Sacroiliac Joint Injection
If you suffer from chronic low back or buttock pain that has failed to respond to conventional treatments, you may benefit from this simple and easy to perform therapy.
What is a Sacroiliac Joint Injection?
The sacroiliac joint, located in the lower back above the tailbone, is the largest joint in the human spine. Inflammation of the sacroiliac joint (sacroiliitis) is often overlooked as a cause of low back and buttock pain.
A sacroiliac joint injection is not only a simple method to determine whether or not pain is emanating from the sacroiliac joint, it is also a way to potentially eliminate it. This procedure is easy to do and is typically performed using fluoroscopy.
Sacroiliitis is often overlooked as a cause of cause of low back and buttock pain. Typical treatments for pain in these areas, like epidurals, will be totally ineffective for sacroiliitis. The sacroiliac joint injection is a targeted treatment specific to sacroiliitis.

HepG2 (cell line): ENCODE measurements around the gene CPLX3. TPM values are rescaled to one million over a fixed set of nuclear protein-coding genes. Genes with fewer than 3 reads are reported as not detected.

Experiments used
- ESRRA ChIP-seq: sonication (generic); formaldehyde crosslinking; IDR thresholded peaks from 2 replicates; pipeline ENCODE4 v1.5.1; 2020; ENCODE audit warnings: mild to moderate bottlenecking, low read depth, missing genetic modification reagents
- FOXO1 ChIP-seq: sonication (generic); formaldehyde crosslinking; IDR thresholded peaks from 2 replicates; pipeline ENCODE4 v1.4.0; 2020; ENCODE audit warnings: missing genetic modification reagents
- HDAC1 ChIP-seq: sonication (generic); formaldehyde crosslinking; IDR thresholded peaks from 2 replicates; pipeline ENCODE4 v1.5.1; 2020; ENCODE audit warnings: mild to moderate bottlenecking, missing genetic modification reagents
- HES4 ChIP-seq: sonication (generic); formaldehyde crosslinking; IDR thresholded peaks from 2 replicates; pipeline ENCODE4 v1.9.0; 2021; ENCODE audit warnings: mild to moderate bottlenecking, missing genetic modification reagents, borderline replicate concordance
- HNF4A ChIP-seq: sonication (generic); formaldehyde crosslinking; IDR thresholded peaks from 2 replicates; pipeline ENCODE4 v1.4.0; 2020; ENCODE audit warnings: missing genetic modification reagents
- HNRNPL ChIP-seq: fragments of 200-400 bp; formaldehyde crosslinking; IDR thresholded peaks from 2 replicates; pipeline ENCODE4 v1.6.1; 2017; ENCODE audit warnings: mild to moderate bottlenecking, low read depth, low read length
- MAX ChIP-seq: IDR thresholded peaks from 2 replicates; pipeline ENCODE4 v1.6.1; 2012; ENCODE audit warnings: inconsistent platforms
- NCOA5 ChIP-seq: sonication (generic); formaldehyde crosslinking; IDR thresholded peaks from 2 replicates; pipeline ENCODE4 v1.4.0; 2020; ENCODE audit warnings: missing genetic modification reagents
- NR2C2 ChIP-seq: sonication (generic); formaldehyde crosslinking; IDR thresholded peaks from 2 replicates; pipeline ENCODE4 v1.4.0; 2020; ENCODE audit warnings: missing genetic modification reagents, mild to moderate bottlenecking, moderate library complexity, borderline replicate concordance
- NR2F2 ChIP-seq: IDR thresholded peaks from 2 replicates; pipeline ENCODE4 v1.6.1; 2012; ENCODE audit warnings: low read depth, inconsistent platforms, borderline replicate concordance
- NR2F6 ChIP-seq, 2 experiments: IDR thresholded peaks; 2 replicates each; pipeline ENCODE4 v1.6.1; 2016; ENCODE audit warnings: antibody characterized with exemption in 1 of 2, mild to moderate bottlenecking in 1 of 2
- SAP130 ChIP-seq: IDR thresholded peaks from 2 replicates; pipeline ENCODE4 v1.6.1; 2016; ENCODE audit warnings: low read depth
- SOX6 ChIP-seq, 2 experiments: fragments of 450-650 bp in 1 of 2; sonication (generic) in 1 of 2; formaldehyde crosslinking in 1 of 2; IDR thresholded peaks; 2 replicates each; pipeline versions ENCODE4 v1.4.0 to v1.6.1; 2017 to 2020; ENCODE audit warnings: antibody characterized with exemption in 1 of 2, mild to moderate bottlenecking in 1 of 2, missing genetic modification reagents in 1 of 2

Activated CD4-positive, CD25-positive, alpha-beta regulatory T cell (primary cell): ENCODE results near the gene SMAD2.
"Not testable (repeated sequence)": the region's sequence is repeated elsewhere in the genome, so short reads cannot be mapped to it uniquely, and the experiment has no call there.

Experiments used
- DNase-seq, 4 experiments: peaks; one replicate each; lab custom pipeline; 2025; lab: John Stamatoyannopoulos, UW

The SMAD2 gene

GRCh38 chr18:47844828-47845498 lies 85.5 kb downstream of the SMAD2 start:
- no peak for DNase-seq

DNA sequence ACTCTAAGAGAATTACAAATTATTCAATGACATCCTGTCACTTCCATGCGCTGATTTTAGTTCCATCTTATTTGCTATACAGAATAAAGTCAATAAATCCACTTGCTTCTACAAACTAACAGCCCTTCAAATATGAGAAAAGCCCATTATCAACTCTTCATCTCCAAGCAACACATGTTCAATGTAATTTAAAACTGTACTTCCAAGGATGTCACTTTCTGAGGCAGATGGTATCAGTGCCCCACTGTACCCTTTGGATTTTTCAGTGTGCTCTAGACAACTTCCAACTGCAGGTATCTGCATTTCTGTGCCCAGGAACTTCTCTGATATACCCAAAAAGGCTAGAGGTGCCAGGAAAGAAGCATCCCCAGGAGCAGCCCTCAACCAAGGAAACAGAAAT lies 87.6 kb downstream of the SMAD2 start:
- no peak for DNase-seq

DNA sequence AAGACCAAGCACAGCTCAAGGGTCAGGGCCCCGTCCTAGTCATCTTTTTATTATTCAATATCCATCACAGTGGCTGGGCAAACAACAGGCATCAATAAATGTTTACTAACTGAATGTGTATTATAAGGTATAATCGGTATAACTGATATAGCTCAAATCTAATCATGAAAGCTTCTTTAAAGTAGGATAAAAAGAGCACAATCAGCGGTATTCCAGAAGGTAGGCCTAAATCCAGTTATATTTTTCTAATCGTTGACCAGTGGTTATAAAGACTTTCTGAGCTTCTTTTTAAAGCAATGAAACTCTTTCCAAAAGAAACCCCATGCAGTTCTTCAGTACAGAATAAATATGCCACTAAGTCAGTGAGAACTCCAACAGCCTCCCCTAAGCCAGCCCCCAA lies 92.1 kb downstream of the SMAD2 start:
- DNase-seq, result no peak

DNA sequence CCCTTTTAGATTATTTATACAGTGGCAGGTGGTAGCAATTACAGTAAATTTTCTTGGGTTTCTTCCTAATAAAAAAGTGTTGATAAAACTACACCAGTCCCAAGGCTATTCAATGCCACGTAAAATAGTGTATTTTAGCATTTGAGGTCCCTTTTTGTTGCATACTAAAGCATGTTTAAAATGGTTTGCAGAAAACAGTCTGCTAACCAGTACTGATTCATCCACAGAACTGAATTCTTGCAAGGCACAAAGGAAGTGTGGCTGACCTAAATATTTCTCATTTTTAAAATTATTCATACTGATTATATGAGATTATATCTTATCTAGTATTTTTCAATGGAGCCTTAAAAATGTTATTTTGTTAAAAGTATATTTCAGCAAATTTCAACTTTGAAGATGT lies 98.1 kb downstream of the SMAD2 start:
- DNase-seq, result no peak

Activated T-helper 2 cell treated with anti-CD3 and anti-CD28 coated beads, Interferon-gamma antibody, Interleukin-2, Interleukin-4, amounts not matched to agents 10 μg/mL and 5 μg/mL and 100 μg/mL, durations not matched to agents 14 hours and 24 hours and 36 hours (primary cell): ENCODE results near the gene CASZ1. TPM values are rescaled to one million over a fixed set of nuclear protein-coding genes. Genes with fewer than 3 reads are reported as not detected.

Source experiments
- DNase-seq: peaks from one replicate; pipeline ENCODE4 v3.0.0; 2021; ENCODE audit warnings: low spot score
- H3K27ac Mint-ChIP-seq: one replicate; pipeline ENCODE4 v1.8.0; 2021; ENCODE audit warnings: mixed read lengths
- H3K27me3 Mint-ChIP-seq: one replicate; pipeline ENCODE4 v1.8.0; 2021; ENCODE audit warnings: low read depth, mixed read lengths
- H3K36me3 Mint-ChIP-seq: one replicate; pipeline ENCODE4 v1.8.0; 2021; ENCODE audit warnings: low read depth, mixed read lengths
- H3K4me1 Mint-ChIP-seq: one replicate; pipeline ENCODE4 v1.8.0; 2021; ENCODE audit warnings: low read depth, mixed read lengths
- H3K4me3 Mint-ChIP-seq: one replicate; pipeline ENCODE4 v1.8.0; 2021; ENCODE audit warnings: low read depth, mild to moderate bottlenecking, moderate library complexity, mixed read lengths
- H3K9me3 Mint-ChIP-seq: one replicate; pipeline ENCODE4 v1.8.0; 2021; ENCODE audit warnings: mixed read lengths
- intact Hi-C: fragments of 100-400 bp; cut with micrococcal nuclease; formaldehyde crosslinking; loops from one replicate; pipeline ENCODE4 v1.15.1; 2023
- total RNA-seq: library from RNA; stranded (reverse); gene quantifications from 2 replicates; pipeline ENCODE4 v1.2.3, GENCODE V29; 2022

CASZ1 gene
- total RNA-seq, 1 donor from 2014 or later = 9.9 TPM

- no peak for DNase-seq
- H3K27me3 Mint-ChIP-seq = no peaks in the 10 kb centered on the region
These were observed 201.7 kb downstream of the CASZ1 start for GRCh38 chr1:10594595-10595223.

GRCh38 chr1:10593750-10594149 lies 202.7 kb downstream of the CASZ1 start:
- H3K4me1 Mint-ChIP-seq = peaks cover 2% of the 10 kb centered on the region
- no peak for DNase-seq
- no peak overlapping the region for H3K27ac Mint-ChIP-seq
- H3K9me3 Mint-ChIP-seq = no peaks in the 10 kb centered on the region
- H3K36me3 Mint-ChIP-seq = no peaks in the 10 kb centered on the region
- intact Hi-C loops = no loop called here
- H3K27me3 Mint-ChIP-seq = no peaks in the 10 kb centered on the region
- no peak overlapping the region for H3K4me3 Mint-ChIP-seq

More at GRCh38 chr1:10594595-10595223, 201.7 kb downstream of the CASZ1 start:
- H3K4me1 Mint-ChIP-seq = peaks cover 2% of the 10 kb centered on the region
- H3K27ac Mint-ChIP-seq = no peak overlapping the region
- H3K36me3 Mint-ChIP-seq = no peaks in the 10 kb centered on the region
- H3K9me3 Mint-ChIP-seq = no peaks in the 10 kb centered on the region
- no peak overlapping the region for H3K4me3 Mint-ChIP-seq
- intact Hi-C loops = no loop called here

A sacroiliac joint injection is indicated to not only diagnose sacroiliac joint pain (aka sacroilitis), but to also potentially treat it. The procedure isolates the specific nerve endings within the joint and alleviates pain at the source. If you experience pain relief for even a few hours after a sacroiliac joint injection, there is a strong likelihood the pain is coming from the sacroiliac joint.
For many patients who have been unable to get their low back or buttock pain under control with other types of treatments, this procedure is an easy minimally-invasive means to diagnose the source of pain and potentially treat it – all at the same time. If the procedure works and the patient reports a reduction of pain, the doctor may choose to repeat the procedure. This is to make sure the pain relief was not coincidental, or maybe the result of the medication escaping the joint and working on a different part of the low back and/or buttock. This, however, is a rare occurrence.